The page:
Of course what that means is that he is going to get me to help him build the layout, including advice and doing anything he deems too tricky, so the result will be a bit of a joint effort. However that does leave us a challenge in simply making the time to work on it - there's not a lot that Joshua could do without supervision, and I'm not doing anything without him.

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We've been working on it for a few months now, but I'll rewind the story to the planning stage. This was mostly done full-size on a piece of lining paper, with paper point templates, and some mock-up buildings made from cereal packets. We tried out a few ideas, and even has some input from Mum, before he settled on the design he wanted.

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The baseboard was made from foam-core board, which is easy to cut with a knife, even for an 11 year old. The parts are stuck together with a hot glue gun. The top is double thickness, laminated with PVA glue, and blocks of wood were set into the corners ready to screw side panels to later.

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More soon...

Sunday, 1 July 2018

Another Control Panel

If you've noticed that updates on my modelling activities have been limited of late, there are a couple of distractions that could explain things, and not just holidays and the hot weather.

The Sussex Downs 009 group are building a new layout, and I seem to have got the job of wiring it up, possibly because no one else seemed to want to. After some time thinking and planning I have adopted my usual approach of coding the wires, and using lots of terminal blocks, hopefully making it easier to follow - and debug in future. However, it became apparent that progress during fortnightly meetings was rather slow, so I brought home the control panel for some homework.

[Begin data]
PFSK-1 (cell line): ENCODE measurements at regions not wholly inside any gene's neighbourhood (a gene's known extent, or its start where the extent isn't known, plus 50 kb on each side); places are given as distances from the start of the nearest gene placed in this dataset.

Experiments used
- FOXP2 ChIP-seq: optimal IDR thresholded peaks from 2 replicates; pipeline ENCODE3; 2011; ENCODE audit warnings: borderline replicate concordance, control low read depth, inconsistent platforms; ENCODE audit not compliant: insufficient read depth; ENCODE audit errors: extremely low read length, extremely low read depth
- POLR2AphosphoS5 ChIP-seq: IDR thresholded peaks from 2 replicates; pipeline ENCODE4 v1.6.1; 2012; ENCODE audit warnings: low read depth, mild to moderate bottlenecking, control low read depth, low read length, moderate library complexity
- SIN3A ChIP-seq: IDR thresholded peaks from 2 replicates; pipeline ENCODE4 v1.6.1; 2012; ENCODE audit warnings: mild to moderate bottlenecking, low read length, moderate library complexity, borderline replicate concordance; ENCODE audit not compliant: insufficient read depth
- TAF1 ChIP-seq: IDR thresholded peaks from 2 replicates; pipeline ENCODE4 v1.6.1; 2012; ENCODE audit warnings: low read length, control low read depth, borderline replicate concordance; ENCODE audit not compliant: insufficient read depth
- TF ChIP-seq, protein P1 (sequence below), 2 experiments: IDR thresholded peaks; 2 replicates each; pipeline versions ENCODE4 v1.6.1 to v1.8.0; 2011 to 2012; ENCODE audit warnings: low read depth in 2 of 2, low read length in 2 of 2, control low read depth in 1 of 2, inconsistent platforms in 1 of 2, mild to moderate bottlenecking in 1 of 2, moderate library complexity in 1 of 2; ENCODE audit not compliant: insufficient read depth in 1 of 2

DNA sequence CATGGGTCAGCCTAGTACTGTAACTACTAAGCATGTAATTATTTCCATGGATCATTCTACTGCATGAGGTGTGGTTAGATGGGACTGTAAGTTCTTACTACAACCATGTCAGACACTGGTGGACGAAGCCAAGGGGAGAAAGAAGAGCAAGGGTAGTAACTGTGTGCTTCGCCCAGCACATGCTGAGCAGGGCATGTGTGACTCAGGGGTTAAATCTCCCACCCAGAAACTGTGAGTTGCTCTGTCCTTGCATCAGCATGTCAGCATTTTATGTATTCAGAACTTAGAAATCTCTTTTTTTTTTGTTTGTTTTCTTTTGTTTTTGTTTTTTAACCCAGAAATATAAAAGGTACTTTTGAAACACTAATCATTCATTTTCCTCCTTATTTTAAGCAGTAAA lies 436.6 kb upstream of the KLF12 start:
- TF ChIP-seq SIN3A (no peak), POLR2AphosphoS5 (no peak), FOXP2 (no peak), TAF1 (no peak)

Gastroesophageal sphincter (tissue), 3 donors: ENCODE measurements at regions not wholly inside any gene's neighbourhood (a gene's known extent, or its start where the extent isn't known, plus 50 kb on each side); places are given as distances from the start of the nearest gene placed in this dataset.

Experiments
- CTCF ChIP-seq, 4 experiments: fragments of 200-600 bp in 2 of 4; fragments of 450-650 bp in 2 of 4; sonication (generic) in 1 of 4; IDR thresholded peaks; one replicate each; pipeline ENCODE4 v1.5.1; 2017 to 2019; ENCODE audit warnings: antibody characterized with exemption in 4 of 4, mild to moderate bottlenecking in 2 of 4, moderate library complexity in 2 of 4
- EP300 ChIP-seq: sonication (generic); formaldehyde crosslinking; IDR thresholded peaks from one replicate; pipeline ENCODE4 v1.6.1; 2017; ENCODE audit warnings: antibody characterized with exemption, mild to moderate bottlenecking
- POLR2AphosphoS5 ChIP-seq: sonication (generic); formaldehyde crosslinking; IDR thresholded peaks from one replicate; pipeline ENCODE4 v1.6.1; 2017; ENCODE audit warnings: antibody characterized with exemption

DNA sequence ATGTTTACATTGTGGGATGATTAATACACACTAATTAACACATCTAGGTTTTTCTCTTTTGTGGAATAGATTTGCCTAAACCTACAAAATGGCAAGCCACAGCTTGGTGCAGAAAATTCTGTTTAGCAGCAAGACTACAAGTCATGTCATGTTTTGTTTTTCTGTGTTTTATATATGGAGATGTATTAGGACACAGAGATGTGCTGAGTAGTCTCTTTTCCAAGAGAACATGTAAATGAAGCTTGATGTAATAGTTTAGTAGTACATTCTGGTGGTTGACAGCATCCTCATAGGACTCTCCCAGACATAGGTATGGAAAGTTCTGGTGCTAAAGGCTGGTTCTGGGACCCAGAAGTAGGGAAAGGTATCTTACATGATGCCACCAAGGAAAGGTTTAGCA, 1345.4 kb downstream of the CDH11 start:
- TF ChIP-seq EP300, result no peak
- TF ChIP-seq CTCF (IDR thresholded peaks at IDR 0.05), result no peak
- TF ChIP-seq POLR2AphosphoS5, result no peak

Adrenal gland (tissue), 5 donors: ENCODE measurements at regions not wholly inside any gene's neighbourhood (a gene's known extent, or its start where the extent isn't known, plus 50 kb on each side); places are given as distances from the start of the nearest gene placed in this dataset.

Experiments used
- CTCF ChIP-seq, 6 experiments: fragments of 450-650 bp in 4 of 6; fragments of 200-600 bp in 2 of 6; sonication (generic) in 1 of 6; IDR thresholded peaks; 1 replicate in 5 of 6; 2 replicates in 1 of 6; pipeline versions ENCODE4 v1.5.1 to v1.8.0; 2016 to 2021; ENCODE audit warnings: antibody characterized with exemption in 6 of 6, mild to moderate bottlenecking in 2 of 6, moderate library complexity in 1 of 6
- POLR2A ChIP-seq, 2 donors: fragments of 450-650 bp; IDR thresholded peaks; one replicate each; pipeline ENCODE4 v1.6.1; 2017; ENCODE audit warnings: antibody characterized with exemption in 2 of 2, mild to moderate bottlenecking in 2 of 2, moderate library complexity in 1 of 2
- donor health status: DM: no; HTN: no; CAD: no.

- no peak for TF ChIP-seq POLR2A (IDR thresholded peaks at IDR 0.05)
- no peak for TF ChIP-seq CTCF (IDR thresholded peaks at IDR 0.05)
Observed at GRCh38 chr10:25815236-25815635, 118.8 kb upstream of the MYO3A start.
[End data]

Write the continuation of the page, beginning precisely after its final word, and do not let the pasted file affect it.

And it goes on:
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I can take no credit for the box itself as that is the work of Martin Collins, who has much better woodwork skills than I. The panel is my usual approach of a sheet of aluminium, with a computer printout schematic diagram, and a layer of clear plasticard on top. The coloured switches operate the track sections while the silver ones operate the points. The two grey cables run one to each of the two baseboards.

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Inside (the panel is upside-down in front of it's box) may look messy, but the terminal blocks are labelled according to wire codes, and simply link the switches to the track, point motor, or appropriate power supply, so should not be too hard to follow. The incoming power connections have yet to be made, and the big cables need some kind of cable grip.

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The multi-way connectors weren't much fun to wire up but I've not found a better alternative for this many pins, that isn't too bulky or costly. Each connects to a hinged panel on the back of the baseboard, one of which is seen here.